How does Bitwarden work?

Bitwarden is not only a password manager, it’s a password manager written in C# and open-source. So we can peak at the code to our heart’s content, and that’s exactly what I did.

What is a password manager?

For those of you unfamiliar with a password manager, it’s is an app that helps you generate, store and organise passwords in a secure manner. Generally, you’ll use a single master password to access all of your other passwords.

So for each website, you’ll generate a complicated password such as the following


which if you paste it into a website that calculates the time a computer would take to crack the password:

Which isn’t too bad. And then of course, when they finally stumble across the correct password they’ll notice that I’ve enabled 2FA, so they’ll also need access to my email, add another 3 trevigintillion years for that.

A good password manager will also have features such as autofill and two-factor auth. Password sharing is something that a good password manager facilitates, or you could just go with the good ol’ copy/paste job. Just recently I was sending my mum a password to an account we share together, the password was >= 128 characters with varying capitalisation, numbers, unique characters, etc… I tried to convince her I remember it by using mnemonics, she was impressed, for about 5 seconds πŸ˜‚.

Why is it okay to use a single master password?

This was the first question I had when I heard about password managers. Having a single, long, complicated master password should be relatively easy for you to remember, but if somebody guesses your master password then they’ll have access to everything! And you’re in the same boat as you would have been if you used the same password everywhere.

There are a few reasons why this is preferable. The whole idea of a password manager is to allow you to have a single source of truth for all of your passwords and allow you to generate uncrackable passwords. So if somebody cracks your uncrackable Ebay password, they’ll also need to crack your Paypal password in order to make a purchase. If you weren’t using a password manager and have a complicated unique password for both Paypal and Ebay, how are you remembering those? Surely you’re not writing them down!

Bitwarden Server

The backend code of Bitwarden contains the APIs that the client applications consume. If you’re interested in how to set this up locally they have a pretty decent setup guide that’ll take you through step-by-step.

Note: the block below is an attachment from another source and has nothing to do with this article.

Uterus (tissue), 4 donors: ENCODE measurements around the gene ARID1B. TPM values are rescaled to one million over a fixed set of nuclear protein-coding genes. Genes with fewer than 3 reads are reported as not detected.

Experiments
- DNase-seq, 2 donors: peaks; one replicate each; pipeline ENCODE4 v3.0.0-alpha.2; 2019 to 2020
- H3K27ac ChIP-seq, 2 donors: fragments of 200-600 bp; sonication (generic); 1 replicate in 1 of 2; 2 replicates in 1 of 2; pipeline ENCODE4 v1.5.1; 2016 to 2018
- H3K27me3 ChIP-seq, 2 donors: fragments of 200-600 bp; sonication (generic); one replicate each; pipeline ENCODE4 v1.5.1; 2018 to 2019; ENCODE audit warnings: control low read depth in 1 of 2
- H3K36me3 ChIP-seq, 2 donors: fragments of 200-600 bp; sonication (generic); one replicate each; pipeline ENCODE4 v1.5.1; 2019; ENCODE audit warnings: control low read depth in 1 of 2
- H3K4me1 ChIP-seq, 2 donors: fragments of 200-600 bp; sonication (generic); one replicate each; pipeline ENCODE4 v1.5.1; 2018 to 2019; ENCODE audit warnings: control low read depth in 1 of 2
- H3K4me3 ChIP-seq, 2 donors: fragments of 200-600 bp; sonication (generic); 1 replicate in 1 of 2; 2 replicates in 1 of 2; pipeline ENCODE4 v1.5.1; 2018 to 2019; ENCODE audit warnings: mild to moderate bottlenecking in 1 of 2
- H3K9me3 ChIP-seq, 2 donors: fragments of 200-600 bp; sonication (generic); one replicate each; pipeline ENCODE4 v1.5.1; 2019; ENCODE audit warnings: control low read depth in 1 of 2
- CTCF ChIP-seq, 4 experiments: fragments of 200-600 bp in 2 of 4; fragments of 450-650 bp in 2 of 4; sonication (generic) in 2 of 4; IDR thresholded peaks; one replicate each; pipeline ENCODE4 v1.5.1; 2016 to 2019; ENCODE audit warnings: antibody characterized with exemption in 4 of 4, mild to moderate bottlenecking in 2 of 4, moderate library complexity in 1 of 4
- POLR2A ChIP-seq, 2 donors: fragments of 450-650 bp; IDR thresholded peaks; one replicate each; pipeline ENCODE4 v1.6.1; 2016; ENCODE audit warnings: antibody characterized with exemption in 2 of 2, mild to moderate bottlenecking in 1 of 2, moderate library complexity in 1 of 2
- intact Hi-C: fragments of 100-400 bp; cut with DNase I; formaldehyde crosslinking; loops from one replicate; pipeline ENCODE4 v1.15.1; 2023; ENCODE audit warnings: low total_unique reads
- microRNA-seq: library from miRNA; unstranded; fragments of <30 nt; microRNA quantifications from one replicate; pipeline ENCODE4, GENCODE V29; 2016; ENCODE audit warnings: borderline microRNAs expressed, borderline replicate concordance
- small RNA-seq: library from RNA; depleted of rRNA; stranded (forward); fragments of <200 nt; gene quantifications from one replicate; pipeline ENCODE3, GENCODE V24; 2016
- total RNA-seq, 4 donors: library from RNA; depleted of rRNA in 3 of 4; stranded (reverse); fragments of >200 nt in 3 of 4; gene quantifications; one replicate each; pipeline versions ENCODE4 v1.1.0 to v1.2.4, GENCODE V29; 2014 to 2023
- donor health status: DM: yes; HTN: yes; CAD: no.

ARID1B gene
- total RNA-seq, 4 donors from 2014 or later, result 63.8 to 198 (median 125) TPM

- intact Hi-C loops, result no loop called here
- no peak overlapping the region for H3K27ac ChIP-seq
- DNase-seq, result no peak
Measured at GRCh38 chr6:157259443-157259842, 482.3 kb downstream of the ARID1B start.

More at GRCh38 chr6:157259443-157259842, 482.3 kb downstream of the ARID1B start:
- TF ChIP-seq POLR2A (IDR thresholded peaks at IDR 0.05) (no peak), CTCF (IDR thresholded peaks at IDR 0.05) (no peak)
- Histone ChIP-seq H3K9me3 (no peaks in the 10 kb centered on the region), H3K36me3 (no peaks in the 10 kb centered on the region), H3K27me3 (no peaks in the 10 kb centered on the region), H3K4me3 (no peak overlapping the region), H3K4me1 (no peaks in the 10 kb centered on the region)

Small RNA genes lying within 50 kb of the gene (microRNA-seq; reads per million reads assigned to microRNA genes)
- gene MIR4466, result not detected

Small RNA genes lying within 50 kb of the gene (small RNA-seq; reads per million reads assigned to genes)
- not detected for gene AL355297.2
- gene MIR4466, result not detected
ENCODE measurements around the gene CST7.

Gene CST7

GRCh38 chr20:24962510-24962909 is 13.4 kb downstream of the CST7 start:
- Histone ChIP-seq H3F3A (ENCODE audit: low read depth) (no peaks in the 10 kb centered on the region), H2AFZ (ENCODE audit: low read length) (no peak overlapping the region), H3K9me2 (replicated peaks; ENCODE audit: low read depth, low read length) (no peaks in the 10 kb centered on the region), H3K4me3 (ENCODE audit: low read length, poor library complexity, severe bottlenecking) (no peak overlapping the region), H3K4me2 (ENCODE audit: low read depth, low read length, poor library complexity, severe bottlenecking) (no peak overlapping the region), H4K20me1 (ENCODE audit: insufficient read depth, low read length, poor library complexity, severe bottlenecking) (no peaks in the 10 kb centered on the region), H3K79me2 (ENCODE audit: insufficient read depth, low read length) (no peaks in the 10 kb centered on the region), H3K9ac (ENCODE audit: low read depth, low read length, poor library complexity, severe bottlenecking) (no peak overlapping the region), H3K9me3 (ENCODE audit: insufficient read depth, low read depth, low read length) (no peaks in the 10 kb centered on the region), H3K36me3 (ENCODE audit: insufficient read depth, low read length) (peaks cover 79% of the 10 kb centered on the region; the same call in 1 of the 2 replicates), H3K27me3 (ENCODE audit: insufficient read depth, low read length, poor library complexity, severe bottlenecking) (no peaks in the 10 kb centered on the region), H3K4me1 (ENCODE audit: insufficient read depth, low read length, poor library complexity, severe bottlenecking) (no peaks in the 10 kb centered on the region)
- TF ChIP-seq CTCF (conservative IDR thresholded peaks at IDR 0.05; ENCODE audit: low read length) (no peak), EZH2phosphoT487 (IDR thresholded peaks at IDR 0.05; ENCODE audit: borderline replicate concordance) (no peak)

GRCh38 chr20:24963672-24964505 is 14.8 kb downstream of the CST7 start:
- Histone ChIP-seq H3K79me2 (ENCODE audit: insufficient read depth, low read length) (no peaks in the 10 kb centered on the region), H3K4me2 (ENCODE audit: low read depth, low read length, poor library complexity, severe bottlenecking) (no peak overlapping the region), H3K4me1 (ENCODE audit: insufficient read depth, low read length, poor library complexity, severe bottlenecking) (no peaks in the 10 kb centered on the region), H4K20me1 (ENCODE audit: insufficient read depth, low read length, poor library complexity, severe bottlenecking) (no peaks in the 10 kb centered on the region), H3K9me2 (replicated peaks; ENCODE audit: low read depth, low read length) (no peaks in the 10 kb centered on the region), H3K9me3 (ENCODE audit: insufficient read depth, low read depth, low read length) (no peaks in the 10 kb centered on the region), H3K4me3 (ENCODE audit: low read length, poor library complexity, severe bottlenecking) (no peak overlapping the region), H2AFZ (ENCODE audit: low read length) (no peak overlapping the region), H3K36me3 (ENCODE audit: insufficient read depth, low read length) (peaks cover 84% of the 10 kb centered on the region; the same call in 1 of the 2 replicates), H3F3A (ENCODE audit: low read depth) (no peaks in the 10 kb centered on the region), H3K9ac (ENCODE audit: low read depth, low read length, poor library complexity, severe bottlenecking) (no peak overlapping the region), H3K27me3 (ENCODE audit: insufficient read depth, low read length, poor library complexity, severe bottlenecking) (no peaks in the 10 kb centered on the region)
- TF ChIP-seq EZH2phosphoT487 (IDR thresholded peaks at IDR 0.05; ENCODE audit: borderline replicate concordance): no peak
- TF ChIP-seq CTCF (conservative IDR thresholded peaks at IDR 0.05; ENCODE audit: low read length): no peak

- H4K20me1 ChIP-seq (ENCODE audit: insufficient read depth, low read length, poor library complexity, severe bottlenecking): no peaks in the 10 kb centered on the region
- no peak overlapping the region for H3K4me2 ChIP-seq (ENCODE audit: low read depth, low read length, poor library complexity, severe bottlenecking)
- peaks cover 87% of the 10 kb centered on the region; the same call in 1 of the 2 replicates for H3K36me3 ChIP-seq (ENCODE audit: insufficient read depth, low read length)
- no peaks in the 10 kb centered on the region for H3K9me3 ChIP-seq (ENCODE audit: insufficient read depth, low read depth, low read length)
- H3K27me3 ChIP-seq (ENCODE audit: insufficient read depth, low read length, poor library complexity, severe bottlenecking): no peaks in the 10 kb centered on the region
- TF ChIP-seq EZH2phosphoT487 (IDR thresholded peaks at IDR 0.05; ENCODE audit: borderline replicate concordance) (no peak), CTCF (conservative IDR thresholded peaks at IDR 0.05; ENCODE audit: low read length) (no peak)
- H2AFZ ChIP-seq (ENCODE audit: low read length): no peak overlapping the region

There’s two things I want to find out here:

  1. What is it doing with the master password?
  2. How is it encrypting/decrypting the passwords I store in the manager?

What is it doing with the master password?

When you sign up to Bitwarden you have to provide the master password. Let’s have a look at which endpoint it’s calling when I do this:

The javascript code to create the request looks like the following:

private async buildRegisterRequest(
    email: string,
    masterPassword: string,
    name: string
  ): Promise<RegisterRequest> {
    const hint = this.formGroup.value.hint;
    const kdf = DEFAULT_KDF_TYPE;
    const kdfIterations = DEFAULT_KDF_ITERATIONS;
    const key = await this.cryptoService.makeKey(masterPassword, email, kdf, kdfIterations);
    const encKey = await this.cryptoService.makeEncKey(key);
    const hashedPassword = await this.cryptoService.hashPassword(masterPassword, key);
    const keys = await this.cryptoService.makeKeyPair(encKey[0]);
    const request = new RegisterRequest(
    request.keys = new KeysRequest(keys[0], keys[1].encryptedString);
    const orgInvite = await this.stateService.getOrganizationInvitation();
    if (orgInvite != null && orgInvite.token != null && orgInvite.organizationUserId != null) {
      request.token = orgInvite.token;
      request.organizationUserId = orgInvite.organizationUserId;
    return request;

So it is creating a key from the master password, email, kdf and kfiterations. KDF means key derivation function, this is defaulted to 100,000. So the master password is salted and hashed locally before it even hits the server. Let’s have a look at what the server does with it:

    // Moved from API, If you modify this endpoint, please update API as well. Self hosted installs still use the API endpoints.
    public async Task<RegisterResponseModel> PostRegister([FromBody] RegisterRequestModel model)
        var user = model.ToUser();
        var result = await _userService.RegisterUserAsync(user, model.MasterPasswordHash,
            model.Token, model.OrganizationUserId);
        if (result.Succeeded)
            var captchaBypassToken = _captchaValidationService.GenerateCaptchaBypassToken(user);
            return new RegisterResponseModel(captchaBypassToken);

        foreach (var error in result.Errors.Where(e => e.Code != "DuplicateUserName"))
            ModelState.AddModelError(string.Empty, error.Description);